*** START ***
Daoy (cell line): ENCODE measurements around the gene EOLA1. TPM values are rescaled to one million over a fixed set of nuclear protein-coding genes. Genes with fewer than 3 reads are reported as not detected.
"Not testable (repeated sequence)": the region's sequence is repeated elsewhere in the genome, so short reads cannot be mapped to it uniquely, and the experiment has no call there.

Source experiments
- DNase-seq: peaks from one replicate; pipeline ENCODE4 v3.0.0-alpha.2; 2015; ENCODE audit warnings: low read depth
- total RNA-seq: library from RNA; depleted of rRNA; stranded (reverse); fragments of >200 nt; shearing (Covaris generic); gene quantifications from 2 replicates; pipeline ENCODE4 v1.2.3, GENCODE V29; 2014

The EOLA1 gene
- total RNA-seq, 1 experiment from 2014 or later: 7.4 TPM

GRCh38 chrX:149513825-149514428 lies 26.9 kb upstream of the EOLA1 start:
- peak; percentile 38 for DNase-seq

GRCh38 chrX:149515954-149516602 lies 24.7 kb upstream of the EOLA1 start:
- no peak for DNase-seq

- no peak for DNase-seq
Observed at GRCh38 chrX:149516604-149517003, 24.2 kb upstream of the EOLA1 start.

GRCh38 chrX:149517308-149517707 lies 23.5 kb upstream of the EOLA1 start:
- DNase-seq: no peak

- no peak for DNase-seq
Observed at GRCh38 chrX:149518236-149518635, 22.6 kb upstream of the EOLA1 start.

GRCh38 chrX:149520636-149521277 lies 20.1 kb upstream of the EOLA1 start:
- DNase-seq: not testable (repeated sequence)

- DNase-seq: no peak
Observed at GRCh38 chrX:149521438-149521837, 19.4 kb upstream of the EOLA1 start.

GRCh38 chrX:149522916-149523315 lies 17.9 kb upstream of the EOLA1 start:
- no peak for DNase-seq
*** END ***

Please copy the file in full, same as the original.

Daoy (cell line): ENCODE measurements around the gene EOLA1. TPM values are rescaled to one million over a fixed set of nuclear protein-coding genes. Genes with fewer than 3 reads are reported as not detected.
"Not testable (repeated sequence)": the region's sequence is repeated elsewhere in the genome, so short reads cannot be mapped to it uniquely, and the experiment has no call there.

Source experiments
- DNase-seq: peaks from one replicate; pipeline ENCODE4 v3.0.0-alpha.2; 2015; ENCODE audit warnings: low read depth
- total RNA-seq: library from RNA; depleted of rRNA; stranded (reverse); fragments of >200 nt; shearing (Covaris generic); gene quantifications from 2 replicates; pipeline ENCODE4 v1.2.3, GENCODE V29; 2014

The EOLA1 gene
- total RNA-seq, 1 experiment from 2014 or later: 7.4 TPM

GRCh38 chrX:149513825-149514428 lies 26.9 kb upstream of the EOLA1 start:
- peak; percentile 38 for DNase-seq

GRCh38 chrX:149515954-149516602 lies 24.7 kb upstream of the EOLA1 start:
- no peak for DNase-seq

- no peak for DNase-seq
Observed at GRCh38 chrX:149516604-149517003, 24.2 kb upstream of the EOLA1 start.

GRCh38 chrX:149517308-149517707 lies 23.5 kb upstream of the EOLA1 start:
- DNase-seq: no peak

- no peak for DNase-seq
Observed at GRCh38 chrX:149518236-149518635, 22.6 kb upstream of the EOLA1 start.

GRCh38 chrX:149520636-149521277 lies 20.1 kb upstream of the EOLA1 start:
- DNase-seq: not testable (repeated sequence)

- DNase-seq: no peak
Observed at GRCh38 chrX:149521438-149521837, 19.4 kb upstream of the EOLA1 start.

GRCh38 chrX:149522916-149523315 lies 17.9 kb upstream of the EOLA1 start:
- no peak for DNase-seq